March 18, 2019
“Dear brothers and sisters, when troubles of any kind come your way, consider it an opportunity for great joy.” James 1:2 (NLT)
A couple years ago, I found myself struggling with a serious case of a bad attitude. In fact, I adopted the saying, “If I didn’t have bad luck, I wouldn’t have any luck at all.” Bah humbug, all year long.
Problems abounded in every area of my life. Important relationships had fallen apart, dreams were crushed, finances were tight, I missed deadlines, and even ministry efforts brought me disappointment and frustration. A broken refrigerator and multiple minor car accidents seemed to plague my family. The day came when I honestly didn’t know how much more I could take. That’s when God led me to today’s key verse, “Dear brothers and sisters, when troubles of any kind come your way, consider it an opportunity for great joy” (James 1:2).
The last thing I felt like doing was considering all of my troubles “an opportunity for great joy.”
Seriously, God? How is that even possible?
But instead of rolling my eyes and closing my Bible in frustration, I felt a stirring in my spirit to take a deep breath and keep reading. God had beautiful encouragement in store, just when I needed it most.
By itself, this verse seems impossible to put into practice. Yet if we read it in context, it takes on an entirely new perspective and seems a little less unrealistic.
The Christians of James’ time allowed life’s frustrations and annoyances to steal their optimism and joy. But in their defense, these believers had serious and justifiable reasons to have a bad attitude and feel consumed with negative thoughts.
They’d been greatly persecuted, facing endless trials and sufferings. They experienced difficult injustices, from murder to imprisonment, from Saul, an unrelenting zealot who sought to destroy the church and anyone associated with Christianity. As a result, these Christians juggled an array of emotions — fear, mourning, confusion, loneliness and even hopelessness.
Some fled their homes in fear of their lives, causing them to live in poverty and scrounge for every meal and penny. Some were sick, and everyone was exhausted. They had every right to be negative and pessimistic. I can only imagine they felt as if they were sinking under the weight of seemingly insurmountable problems and fears, and that their faith might have begun sinking, too.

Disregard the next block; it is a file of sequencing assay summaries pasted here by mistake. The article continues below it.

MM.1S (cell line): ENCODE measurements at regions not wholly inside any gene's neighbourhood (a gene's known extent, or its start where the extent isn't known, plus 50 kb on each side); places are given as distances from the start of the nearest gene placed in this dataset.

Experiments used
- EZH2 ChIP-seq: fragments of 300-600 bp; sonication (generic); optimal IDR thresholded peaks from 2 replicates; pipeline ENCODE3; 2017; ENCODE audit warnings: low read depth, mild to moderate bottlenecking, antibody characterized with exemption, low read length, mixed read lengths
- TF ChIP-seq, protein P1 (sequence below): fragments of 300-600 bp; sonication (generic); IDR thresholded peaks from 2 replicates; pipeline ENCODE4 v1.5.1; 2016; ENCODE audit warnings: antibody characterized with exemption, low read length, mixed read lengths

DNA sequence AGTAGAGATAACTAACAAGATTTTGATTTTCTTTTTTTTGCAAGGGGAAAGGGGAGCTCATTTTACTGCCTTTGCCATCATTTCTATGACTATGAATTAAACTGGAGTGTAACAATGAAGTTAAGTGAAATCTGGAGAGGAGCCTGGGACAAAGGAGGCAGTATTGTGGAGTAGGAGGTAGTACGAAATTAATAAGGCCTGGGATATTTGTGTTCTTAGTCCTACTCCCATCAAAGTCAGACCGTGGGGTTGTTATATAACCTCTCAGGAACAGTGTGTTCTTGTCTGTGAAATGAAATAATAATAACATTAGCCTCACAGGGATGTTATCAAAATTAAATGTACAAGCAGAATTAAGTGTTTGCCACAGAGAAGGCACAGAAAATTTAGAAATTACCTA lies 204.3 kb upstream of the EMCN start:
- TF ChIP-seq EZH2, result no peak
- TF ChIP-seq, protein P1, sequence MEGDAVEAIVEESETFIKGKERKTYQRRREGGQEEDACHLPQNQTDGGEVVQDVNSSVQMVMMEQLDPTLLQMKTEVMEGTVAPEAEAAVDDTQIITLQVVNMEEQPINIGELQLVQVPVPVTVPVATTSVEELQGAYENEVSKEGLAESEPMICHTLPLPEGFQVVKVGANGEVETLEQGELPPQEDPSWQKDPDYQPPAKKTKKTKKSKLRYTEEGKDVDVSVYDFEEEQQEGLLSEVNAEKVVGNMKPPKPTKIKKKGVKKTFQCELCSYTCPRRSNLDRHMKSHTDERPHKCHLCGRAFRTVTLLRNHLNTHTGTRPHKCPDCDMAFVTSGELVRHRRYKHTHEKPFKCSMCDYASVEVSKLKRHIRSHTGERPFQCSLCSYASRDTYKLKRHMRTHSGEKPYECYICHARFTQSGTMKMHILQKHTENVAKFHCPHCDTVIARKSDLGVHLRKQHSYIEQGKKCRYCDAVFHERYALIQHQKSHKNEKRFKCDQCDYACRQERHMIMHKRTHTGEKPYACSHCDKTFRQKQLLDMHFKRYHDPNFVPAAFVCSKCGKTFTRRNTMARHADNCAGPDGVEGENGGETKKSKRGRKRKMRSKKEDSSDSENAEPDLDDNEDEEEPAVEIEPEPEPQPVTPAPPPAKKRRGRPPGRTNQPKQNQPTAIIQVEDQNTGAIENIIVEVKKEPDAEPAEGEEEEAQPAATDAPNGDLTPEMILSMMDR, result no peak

James gently acknowledged their suffering but wanted to give them hope and encouragement. He wanted them to know that inner joy and optimism could still be theirs, despite their adversities, if they deliberately chose to take control of their thoughts and change their attitudes. He invited them to pause and refocus on their faith, even though life was tough.
We may not experience religious persecution as the early Jewish believers did, but let’s face it: Life can often make us feel persecuted.
People hurt us, the past haunts us, co-workers mistreat us, parents don’t love us, friends don’t consider us, spouses leave us, children don’t appreciate or respect us, finances fail us, and our health doesn’t sustain us. And when life gets hard, it’s difficult to avoid letting our negative thoughts result in a serious case of bad attitude. An attitude which robs us of joy and peace.
Just as James instructed the early church to intentionally choose to fight for joy and optimism, we too need to seek God’s help in making the courageous choice to be optimistic in the face of trials by learning to control our thoughts.
After reading this passage that memorable day, I realized my attitude is a choice. What and how I allow myself to think is my choice. Our trying circumstances don’t have the power to dictate our attitudes — unless we let them.
Although it might be difficult to endure problems with a smile on our face and pure joy in our heart that can come only from faith, doing so not only makes us stronger believers, but opens the door for true attitude transformation.
Our attitudes are an outward display of what is taking up residence in our hearts and minds. If our hearts and thoughts are in the right place, our attitudes will be, too. The only thing we have to lose by intentionally choosing to have a positive attitude is a negative attitude.
Lord, free me from the shackles of a bad attitude. Work in my heart and mind to transform my thinking from negative to positive, despite the struggles I face. Fill me with a joy that can only come from You. In Jesus’ Name, Amen.
TRUTH FOR TODAY:
Philippians 4:8b, “Fix your thoughts on what is true, and honorable, and right, and pure, and lovely, and admirable. Think about things that are excellent and worthy of praise.” (NLT)
Romans 15:13, “May the God of hope fill you with all joy and peace as you trust in him, so that you may overflow with hope by the power of the Holy Spirit.” (NIV)
For true encouragement on learning to capture and control your thoughts so you can transform your attitude, purchase Tracie Miles’ popular book, Unsinkable Faith: God-Filled Strategies for Transforming the Way You Think, Feel and Live.
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Visit Tracie’s blog for more inspiration to keep your attitude from sinking when life feels overwhelming.
REFLECT AND RESPOND:
What negative circumstances in your life are causing you to have a bad attitude? If you can’t change what happened, how can you change your thoughts about the situation?
Ponder three positive things you can focus on about your circumstances, and ask God to help you overcome the tendency to feel negative. Let us know your ideas in the comments!
© 2019 by Tracie Miles. All rights reserved.
Originally published Monday, 18 March 2019.